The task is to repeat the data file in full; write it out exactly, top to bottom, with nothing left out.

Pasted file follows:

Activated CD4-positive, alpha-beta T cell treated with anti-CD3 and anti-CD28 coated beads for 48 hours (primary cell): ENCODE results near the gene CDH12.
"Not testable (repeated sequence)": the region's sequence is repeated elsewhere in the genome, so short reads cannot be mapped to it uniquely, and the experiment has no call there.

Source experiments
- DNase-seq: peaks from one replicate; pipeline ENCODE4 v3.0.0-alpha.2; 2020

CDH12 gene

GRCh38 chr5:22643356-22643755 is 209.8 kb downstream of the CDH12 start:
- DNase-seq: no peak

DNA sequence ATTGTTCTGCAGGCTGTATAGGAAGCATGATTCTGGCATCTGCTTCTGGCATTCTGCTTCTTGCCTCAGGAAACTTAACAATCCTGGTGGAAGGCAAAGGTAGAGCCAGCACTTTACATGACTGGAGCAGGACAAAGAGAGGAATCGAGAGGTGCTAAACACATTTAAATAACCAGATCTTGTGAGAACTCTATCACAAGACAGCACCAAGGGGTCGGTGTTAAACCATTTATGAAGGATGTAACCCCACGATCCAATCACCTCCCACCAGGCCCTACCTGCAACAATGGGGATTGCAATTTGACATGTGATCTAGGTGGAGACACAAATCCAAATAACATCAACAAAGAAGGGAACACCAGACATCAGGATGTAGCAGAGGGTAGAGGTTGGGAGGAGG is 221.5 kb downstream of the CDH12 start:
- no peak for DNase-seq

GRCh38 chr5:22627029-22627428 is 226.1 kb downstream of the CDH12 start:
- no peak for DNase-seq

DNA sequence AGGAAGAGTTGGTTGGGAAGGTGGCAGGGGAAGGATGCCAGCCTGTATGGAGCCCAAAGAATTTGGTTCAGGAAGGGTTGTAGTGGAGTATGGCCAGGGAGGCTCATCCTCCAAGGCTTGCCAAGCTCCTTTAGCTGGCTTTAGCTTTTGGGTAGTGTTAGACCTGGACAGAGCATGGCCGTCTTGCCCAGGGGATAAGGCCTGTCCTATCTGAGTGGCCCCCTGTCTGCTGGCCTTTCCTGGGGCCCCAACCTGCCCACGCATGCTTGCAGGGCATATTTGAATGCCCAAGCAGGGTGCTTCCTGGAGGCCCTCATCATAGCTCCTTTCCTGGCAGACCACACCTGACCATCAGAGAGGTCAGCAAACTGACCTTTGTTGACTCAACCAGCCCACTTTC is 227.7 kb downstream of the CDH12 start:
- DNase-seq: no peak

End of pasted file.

Activated CD4-positive, alpha-beta T cell treated with anti-CD3 and anti-CD28 coated beads for 48 hours (primary cell): ENCODE results near the gene CDH12.
"Not testable (repeated sequence)": the region's sequence is repeated elsewhere in the genome, so short reads cannot be mapped to it uniquely, and the experiment has no call there.

Source experiments
- DNase-seq: peaks from one replicate; pipeline ENCODE4 v3.0.0-alpha.2; 2020

CDH12 gene

GRCh38 chr5:22643356-22643755 is 209.8 kb downstream of the CDH12 start:
- DNase-seq: no peak

DNA sequence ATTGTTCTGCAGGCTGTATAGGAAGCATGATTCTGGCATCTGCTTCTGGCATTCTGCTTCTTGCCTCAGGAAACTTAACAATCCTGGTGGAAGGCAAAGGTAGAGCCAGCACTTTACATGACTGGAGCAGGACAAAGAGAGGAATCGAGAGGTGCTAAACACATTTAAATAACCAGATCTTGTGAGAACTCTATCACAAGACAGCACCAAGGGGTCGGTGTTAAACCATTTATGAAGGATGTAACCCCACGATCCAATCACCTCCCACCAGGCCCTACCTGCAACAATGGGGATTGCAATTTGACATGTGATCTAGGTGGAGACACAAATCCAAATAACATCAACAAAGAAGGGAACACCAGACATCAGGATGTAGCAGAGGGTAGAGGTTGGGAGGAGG is 221.5 kb downstream of the CDH12 start:
- no peak for DNase-seq

GRCh38 chr5:22627029-22627428 is 226.1 kb downstream of the CDH12 start:
- no peak for DNase-seq

DNA sequence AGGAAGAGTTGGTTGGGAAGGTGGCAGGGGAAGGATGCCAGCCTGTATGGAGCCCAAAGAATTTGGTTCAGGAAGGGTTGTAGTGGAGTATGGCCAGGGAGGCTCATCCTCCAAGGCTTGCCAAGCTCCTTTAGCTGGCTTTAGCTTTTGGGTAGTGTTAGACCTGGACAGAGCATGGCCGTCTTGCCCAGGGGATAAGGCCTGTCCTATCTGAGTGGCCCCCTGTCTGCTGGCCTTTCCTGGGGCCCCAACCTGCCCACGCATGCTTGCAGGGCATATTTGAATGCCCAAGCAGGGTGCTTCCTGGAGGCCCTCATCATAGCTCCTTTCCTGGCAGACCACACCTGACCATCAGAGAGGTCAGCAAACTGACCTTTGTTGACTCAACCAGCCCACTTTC is 227.7 kb downstream of the CDH12 start:
- DNase-seq: no peak